The district has a strong 4,200-plus Democratic voter registration edge, however, and Harris could face a primary battle.
Senate Majority Leader Mo Denis, D-Las Vegas, said he likes his chances.
“We feel there are some opportunities to pick up some seats that now have more Democratic voters than in the past,” he said. “We believe voters want to see candidates who better represent their values.”
Denis said his caucus recruited quality candidates.
“I’m very positive that we can increase our numbers,” he said.
Republicans would have to win all three races in play to take the majority, Denis said.
But Roberson said he is equally optimistic about his chances.
In an email response about his caucus efforts this election season, he said: “We have a better than even chance of picking up seats. Senate District 9 will again be a very competitive race and with Becky Harris, we expect to win it this time.”
Roberson said he expects to win District 8 too.
As to his own seat, Roberson said primary challenges are nothing new.
“My focus has been and will continue to be on providing Republican candidates the support they need to run effective, winning campaigns,” he said. “Once the primary election is over, all Republicans will be able to work toward winning November elections.”
While all 42 Assembly district races are up for grabs, most are expected to remain safe for their current parties.
A few that will see some attention include District 31 in Sparks, now held by Democrat Skip Daly, and District 4 in Las Vegas, now held by freshman Republican Michele Fiore.
Fiore has attracted a strong Democratic opponent in the form of Teacher of the Year recipient Jeff Hinton. Hinton is a history teacher at Northwest Career and Technical Academy and a former Marine.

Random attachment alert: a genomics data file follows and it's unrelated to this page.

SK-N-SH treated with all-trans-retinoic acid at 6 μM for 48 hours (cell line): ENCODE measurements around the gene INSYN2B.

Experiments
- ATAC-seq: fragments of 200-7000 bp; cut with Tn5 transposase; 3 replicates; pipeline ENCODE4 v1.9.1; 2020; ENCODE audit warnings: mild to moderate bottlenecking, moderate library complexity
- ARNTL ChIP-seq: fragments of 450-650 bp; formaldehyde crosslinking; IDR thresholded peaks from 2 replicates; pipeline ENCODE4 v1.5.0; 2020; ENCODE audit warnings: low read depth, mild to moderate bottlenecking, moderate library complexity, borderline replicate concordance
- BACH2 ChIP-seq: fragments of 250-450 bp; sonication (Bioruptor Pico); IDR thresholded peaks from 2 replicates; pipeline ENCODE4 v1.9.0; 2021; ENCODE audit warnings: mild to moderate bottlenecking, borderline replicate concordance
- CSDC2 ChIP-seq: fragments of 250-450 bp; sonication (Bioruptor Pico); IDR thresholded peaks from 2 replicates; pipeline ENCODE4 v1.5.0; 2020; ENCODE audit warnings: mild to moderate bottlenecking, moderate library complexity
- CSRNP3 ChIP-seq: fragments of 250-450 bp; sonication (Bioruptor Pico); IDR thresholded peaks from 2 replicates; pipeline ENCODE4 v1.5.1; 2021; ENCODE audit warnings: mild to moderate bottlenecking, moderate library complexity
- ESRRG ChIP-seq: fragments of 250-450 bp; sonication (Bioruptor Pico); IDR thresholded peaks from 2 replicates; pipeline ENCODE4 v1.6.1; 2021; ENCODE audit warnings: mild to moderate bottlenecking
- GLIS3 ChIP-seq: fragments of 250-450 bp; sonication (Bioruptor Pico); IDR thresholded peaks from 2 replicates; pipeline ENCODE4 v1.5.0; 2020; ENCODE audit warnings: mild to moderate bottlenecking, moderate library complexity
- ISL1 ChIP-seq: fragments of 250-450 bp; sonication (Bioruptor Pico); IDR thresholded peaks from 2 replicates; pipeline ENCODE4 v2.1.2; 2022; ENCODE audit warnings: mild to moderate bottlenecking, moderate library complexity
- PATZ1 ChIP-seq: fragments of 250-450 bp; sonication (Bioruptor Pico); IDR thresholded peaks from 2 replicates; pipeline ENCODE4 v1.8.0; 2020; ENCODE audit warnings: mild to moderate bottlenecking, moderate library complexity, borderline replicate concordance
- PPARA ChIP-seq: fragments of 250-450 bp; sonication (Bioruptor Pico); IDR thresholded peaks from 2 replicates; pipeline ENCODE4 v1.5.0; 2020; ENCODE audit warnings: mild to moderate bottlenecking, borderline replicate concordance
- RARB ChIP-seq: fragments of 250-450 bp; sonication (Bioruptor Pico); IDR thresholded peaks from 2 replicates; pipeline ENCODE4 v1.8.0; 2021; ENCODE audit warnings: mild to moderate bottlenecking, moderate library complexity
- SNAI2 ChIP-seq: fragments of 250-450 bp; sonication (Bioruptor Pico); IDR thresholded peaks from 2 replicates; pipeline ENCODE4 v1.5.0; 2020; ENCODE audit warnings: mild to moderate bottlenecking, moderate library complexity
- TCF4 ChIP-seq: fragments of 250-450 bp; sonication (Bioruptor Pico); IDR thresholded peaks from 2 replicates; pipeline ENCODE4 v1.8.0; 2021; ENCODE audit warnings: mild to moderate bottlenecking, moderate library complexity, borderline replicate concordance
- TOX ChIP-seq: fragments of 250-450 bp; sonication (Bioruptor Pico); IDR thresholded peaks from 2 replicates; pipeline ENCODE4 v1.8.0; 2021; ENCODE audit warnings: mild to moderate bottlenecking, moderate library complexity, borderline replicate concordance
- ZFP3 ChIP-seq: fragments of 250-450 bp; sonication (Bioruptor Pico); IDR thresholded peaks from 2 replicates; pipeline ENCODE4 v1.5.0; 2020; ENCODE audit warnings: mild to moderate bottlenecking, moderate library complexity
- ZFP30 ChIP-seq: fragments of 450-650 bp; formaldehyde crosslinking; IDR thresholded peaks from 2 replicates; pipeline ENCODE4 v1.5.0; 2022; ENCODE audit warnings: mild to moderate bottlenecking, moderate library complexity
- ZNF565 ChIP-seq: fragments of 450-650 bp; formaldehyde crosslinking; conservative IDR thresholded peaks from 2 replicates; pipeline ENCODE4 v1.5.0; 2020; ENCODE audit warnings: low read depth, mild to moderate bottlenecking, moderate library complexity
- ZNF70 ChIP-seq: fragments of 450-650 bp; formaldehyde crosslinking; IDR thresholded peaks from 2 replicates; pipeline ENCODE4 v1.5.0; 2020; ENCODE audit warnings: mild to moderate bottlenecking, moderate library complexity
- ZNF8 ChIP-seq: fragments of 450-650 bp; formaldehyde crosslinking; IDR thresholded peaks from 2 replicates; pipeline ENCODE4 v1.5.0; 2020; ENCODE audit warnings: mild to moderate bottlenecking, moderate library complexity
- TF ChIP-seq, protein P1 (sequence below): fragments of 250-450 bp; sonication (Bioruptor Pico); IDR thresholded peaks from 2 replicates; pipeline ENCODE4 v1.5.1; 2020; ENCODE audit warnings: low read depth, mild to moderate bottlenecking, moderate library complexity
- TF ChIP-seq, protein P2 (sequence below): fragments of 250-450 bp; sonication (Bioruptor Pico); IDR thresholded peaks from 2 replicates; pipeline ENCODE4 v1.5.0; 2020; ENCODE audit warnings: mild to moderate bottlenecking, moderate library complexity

Assembly Minority Leader Pat Hickey, R-Reno, said Daly’s district is more competitive for Republicans since redistricting took effect in the 2012 election cycle and actually has a GOP advantage of nearly 1,500 voters. So far one Republican, Jill Dickman, has announced for the seat. But Daly survived a challenge in 2012 with more Republican voters.
By contrast, Fiore’s district has a Democratic voter registration edge of nearly 500, but Hickey said Fiore is a tough campaigner.
“She has worked very hard at being connected with her constituents,” he said.
Any challenger better “be prepared to work harder than anyone ever has” to win the seat, Hickey said.
Assembly Republicans have a long-range plan to reach a majority by 2021, working to pick up a few seats every election cycle to get to that goal, he said.
Assembly Speaker Marilyn Kirkpatrick, D-North Las Vegas, said her caucus has an opportunity to pick up Fiore’s seat this year.
Hinton is a more moderate choice whose views should resonate well with voters in the district, she said.
“Our first priority is to protect the seats we have,” Kirkpatrick said. “If we have the opportunity to pick up another seat, then that is exactly what we’re going to do.
“I’m feeling really good,” she said. “We’ve got a lot of great candidates, and they are working hard out there.”
Nevada legislators earn about $8,800 each session, which occurs every other year, $150 a day for attending interim committee meetings, and $150 per diem. Senators serve four-year terms. Assembly members serve two-year terms.
Contact Capital Bureau reporter Sean Whaley at email@example.com or 775-687-3900. Follow him on Twitter @seanw801.